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Electricity Generation From Large Marine Vessel Engine Jacket Water Heat

[+] Author Affiliations
Errol L. Yuksek, Parsa Mirmobin

Calnetix Technologies, LLC, Cerritos, CA

Paper No. ES2015-49226, pp. V002T12A002; 8 pages
  • ASME 2015 9th International Conference on Energy Sustainability collocated with the ASME 2015 Power Conference, the ASME 2015 13th International Conference on Fuel Cell Science, Engineering and Technology, and the ASME 2015 Nuclear Forum
  • Volume 2: Photovoltaics; Renewable-Non-Renewable Hybrid Power System; Smart Grid, Micro-Grid Concepts; Energy Storage; Solar Chemistry; Solar Heating and Cooling; Sustainable Cities and Communities, Transportation; Symposium on Integrated/Sustainable Building Equipment and Systems; Thermofluid Analysis of Energy Systems Including Exergy and Thermoeconomics; Wind Energy Systems and Technologies
  • San Diego, California, USA, June 28–July 2, 2015
  • Conference Sponsors: Advanced Energy Systems Division, Solar Energy Division
  • ISBN: 978-0-7918-5685-7
  • Copyright © 2015 by ASME


As world trade grows, fuel prices increase, and International Maritime Organization (IMO) emissions requirements tighten, there is more demand for the marine industry to employ innovative means of reducing the fuel consumption and emissions of shipping vessels.

The main engines of large shipping vessels produce a large quantity of low temperature heat, but this valuable heat energy is transferred to cooling systems and rejected to the oceans as waste. At the same time, the electrical needs of shipping vessels are sustained by burning diesel fuel to run generators.

Calnetix Technologies, in partnership with Mitsubishi Heavy Industries, has developed the Hydrocurrent™ 125EJW Organic Rankine Cycle (ORC), a modularized system capable of absorbing the waste heat of main engine jacket water and converting it into grid-quality electric power. By combining this renewable source with the existing non-renewable source (engine gensets) a unique renewable-non-renewable hybrid power system is realized with minimal changes to overall ship power train. This novel hybrid system can be applied to all new and existing ships and allow for further integration into ship systems with available waste heat.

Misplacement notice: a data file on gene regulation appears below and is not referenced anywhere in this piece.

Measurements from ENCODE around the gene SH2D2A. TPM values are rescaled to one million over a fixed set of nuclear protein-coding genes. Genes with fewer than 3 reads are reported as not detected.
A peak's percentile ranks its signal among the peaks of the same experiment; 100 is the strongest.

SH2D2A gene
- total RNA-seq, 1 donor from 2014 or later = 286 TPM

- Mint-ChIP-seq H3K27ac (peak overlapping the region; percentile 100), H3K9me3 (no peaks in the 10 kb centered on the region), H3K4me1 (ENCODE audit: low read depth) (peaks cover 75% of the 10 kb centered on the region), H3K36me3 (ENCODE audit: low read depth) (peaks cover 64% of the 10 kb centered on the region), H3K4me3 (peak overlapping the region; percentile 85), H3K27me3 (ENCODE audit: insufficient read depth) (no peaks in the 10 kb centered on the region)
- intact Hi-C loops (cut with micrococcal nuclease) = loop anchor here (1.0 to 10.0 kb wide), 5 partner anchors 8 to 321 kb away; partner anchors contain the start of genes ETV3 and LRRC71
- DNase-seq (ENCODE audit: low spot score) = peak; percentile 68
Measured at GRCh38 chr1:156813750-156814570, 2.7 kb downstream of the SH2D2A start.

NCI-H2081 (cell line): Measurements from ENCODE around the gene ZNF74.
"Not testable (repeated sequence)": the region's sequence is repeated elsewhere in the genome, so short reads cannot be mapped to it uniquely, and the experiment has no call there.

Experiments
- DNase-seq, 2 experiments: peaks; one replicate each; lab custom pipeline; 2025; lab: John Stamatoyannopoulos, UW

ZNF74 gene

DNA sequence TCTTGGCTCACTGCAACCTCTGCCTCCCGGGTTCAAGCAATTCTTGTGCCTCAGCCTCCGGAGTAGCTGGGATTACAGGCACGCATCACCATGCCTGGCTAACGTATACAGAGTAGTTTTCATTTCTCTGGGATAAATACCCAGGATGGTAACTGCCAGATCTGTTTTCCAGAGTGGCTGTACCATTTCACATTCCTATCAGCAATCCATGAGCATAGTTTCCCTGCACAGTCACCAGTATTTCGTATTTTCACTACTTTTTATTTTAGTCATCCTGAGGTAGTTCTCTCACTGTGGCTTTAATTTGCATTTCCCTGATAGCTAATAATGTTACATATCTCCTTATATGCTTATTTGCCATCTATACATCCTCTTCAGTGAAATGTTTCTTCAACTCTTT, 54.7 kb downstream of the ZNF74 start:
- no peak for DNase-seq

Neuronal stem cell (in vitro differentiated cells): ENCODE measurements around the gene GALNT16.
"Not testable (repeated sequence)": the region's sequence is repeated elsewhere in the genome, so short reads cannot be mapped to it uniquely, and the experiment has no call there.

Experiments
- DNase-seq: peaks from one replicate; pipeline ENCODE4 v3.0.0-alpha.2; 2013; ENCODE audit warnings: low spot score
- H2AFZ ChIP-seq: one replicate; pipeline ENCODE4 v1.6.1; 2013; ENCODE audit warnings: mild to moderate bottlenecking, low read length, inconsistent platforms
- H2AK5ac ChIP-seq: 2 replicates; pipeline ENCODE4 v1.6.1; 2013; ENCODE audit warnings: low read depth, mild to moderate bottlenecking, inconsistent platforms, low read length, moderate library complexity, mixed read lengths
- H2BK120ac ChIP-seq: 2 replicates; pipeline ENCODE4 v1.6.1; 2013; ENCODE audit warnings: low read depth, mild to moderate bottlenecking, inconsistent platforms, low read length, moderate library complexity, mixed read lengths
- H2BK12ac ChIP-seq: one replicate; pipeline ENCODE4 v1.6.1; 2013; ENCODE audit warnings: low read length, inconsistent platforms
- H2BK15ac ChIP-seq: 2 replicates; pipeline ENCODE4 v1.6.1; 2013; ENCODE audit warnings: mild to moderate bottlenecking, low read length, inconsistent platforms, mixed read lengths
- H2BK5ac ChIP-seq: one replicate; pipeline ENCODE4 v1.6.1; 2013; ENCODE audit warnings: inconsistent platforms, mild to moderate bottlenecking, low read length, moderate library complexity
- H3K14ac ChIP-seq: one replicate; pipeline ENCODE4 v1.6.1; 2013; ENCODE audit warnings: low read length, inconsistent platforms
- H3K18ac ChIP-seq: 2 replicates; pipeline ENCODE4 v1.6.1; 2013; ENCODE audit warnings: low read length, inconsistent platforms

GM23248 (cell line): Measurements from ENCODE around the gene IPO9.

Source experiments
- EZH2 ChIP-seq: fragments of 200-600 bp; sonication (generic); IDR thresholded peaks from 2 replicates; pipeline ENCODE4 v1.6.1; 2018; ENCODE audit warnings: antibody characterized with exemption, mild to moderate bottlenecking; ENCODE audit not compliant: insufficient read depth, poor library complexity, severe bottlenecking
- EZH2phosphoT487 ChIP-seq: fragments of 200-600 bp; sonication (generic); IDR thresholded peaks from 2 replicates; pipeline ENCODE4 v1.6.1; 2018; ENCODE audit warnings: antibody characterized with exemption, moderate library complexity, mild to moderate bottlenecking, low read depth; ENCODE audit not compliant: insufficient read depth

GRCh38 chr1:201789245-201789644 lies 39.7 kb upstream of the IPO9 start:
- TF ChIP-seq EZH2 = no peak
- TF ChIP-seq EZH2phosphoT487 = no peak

Shipping vessels such as tankers, bulk carriers, and container vessels are typically equipped with a category 3 marine diesel engine for main propulsion. A 30 MW engine, a most common engine size, utilizes 200–300 m3/hr of jacket water regulated to a heated temperature of 80–95 C. When integrated into the jacket water and sea water loops, the ORC can produce up to 125 kW of gross grid-quality electric power. This adds an immense benefit to the ship. To produce the same amount of power, a diesel generator consumes as much as 250 metric tons of diesel fuel per year, generates emissions, and requires significant maintenance.

Calnetix Technologies has leveraged its core technologies to develop the ORC into a reliable, high efficiency, compact and modular design. The turbo-generator or Integrated Power Module (IPM) is a hermetically sealed, high speed radial turbine coupled to a permanent magnet generator supported by magnetic bearings. Power from the IPM is converted by a high efficiency power converter supplying the ship with reliable power. The integrated design of the ORC along with the sophistication of its controls systems ensures essential ship functions are undisturbed under all conditions. The ORC is designed to comply with Nippon Kaiji Kyokai and Lloyd’s Register marine regulations and sea trials are anticipated to take place in 2015.

Copyright © 2015 by ASME



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